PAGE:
Memory of the New Economy

Back when we were cool, and flush, and full of ourselves.

I sat at a huge glass table in an office in New York, dressed in a black suit, my head freshly shaved, with my right hand handcuffed to a small plastic suitcase. All I could think was, I gotta get out of advertising.

Our company was in a tight spot. Pitch after pitch had failed, andwhen a big videogame company sent out a request to build their web site, my boss Jason, a warm, intense man who wrote plays on the side, called his team together and said to us, "I want to take this past the regular pitch. I want this client. We need this client to survive. I want this pitch to be a work of art, a piece of theater."

We felt his urgency, and agreed that something drastic was called for. This is how it would go: Jason would introduce the team. Then he would turn to one of my co-workers and say, Dave, the key. Dave would nod seriously, and spit the key into a handkerchief. My boss would take the handkerchief and say to me, Paul, the case. I would bring the suitcase to the table, and Jason would uncuff it from my wrist. I would shave my head and wear a dark suit, playing the heavy.

In the black suitcase were a dozen toys and gadgets, resting in hand-carved beds of foam. Each object had a little tag. The laser pointer had a tag that read, "Strategic Competition Targeting Tool." The plastic figurine of a wrestler had a tag that read, "Raw Marketing Muscle." The toy frog had a tag that said "Leapfrogging the competition."

Jason would hold up each in turn, explaining them, turning bland business concepts into something tangible, something the client could really see. They'll see that we are serious about being creative, he said. It'll work.

By pitch day we'd all been awake for three nights, writing, preparing, hot glue gunning. I splashed water on my face before putting on the cuffs, then slid into my seat. The client was late, 15 worn-looking people squinting under the fluorescent lights, worn down by visits to our competition, everyone trying to out-creative each other.

David stood and introduced himself. We're here today, he said, we're today, to. We're here today, to tell you. What we can do. His eyes went wide. He'd seen enough plays to sense a flop, so he pushed the script forward. Dave, he said, the key.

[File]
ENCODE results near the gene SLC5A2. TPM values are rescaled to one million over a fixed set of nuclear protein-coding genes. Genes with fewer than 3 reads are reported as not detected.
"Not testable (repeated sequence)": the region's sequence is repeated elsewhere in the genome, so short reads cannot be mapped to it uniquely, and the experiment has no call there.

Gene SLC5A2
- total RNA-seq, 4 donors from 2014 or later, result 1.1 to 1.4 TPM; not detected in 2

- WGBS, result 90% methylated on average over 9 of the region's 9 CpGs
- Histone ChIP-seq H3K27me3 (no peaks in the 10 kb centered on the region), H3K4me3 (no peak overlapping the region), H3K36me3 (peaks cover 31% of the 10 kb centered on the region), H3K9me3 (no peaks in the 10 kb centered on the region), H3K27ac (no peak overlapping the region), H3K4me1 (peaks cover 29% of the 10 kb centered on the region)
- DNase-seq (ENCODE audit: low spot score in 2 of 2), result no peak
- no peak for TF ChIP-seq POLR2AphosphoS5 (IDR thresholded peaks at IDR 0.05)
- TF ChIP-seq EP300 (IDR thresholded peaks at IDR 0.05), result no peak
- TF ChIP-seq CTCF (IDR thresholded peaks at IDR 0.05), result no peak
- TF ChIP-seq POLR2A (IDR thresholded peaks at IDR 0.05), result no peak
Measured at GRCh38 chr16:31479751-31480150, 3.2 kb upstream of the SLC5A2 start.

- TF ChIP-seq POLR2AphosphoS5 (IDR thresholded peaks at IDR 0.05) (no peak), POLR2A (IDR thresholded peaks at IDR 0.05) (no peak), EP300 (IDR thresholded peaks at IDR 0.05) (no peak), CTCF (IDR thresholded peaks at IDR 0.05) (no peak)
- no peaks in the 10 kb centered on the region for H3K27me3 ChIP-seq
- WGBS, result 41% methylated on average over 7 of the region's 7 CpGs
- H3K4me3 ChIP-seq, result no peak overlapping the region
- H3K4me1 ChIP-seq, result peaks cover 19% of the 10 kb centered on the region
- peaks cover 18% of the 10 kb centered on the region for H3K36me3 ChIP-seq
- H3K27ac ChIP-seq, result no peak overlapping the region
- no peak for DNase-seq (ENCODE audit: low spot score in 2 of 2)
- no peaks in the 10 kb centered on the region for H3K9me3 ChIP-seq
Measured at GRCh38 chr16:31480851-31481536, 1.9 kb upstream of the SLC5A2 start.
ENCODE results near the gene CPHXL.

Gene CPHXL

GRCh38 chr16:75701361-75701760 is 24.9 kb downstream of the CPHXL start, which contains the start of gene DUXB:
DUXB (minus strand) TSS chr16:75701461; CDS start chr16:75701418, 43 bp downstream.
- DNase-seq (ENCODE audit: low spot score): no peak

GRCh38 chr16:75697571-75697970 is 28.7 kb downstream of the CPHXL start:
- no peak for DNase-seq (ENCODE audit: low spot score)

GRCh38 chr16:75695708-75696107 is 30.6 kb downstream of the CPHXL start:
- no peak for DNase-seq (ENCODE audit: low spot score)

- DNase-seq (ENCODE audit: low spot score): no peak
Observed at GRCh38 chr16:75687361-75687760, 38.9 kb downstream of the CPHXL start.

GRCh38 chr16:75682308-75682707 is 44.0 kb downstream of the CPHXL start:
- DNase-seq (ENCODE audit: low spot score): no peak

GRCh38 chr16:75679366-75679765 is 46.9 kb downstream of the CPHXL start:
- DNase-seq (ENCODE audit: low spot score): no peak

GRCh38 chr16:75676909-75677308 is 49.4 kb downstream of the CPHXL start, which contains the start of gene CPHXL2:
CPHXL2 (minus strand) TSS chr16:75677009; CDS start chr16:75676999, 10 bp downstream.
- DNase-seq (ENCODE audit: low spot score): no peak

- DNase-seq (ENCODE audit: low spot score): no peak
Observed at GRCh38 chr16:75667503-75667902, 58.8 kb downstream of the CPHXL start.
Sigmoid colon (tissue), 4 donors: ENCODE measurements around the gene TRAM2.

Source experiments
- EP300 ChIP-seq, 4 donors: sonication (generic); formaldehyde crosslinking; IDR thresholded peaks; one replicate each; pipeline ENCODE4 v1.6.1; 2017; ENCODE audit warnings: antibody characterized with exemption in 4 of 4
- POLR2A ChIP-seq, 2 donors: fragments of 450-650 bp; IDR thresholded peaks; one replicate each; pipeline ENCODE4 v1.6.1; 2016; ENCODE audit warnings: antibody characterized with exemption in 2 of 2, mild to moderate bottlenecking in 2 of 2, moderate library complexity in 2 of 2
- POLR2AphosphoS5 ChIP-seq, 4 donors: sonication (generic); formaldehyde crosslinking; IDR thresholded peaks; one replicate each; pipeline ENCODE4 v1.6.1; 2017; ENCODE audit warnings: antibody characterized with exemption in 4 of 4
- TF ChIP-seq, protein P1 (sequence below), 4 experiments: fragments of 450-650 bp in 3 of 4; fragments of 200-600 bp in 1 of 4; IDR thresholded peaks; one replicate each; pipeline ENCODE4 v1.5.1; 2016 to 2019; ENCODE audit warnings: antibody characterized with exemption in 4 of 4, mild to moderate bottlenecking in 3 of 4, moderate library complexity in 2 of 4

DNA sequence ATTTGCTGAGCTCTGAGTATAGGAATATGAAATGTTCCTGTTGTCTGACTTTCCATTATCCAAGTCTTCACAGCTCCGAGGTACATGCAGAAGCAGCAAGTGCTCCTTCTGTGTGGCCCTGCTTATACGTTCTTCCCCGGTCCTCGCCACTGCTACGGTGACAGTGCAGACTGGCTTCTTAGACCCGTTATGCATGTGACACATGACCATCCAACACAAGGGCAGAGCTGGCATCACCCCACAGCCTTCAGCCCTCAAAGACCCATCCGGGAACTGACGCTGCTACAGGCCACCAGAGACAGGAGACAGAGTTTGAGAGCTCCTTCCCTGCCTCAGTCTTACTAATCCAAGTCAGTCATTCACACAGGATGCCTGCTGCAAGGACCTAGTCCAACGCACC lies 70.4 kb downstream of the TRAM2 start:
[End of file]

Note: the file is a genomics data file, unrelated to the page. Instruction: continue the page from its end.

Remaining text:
I've been to many black-box theater productions, amateur work put on by my friends. In those small rooms, you sit very close to the stage, and sometimes the performance is quite good. But often you find yourself staring straight ahead trying to show absolutely no emotion, because if the actor currently performing looks your way and catches on your face the expression of inner horror you are feeling watching them fail totally, they will be thrown off even farther from a decent performance. So you bite your inner cheek, and show no emotion, trying your best not to let anyone see how embarrassed you are.

As Dave spit the key into the handkerchief, I looked around the room, and saw 15 faces in that same posture, 15 cheek-biters trying not to look at the unfolding accident before them. Prompted, I produced the suitcase, and the thud as it hit the table was followed only silence. Mouths opened. People looked at the table, anywhere but at me.

Jason opened his toychest of metaphor, and began to go through the toys: This is a plastic frog, he said. And it's for marketing. Ah, this is a laser pointer, it's for-he stopped, cut his losses, and pushed the suitcase to the end of the table, toys falling out as it went, and went straight to the PowerPoint. But I watched the client's eyes, as they drifted back to the open case, over and over. There was an hour to go.

Within two years, both our company and the client would collapse, and the competitor who got the job would disappear, and the web site they built, the one we didn't build, would be shuttered. But in the meantime we all sat, myself with a handcuff on my right hand, in the gleam of the PowerPoint, our visitors stone-faced, and I knew that we had failed, that it was over, and that business was nothing like theater, unless you're talking about tragedy.




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About the author: I've been running this website from 1997. For a living I write stories and essays, program computers, edit things, and help people launch online publications. (LinkedIn). I wrote a novel. I was an editor at Harper's Magazine for five years; then I was a Contributing Editor; now I am a free agent. I was also on NPR's All Things Considered for a while. I still write for The Morning News, and some other places.

If you have any questions for me, I am very accessible by email. You can email me at ford@ftrain.com and ask me things and I will try to answer. Especially if you want to clarify something or write something critical. I am glad to clarify things so that you can disagree more effectively.


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© 1974-2011 Paul Ford


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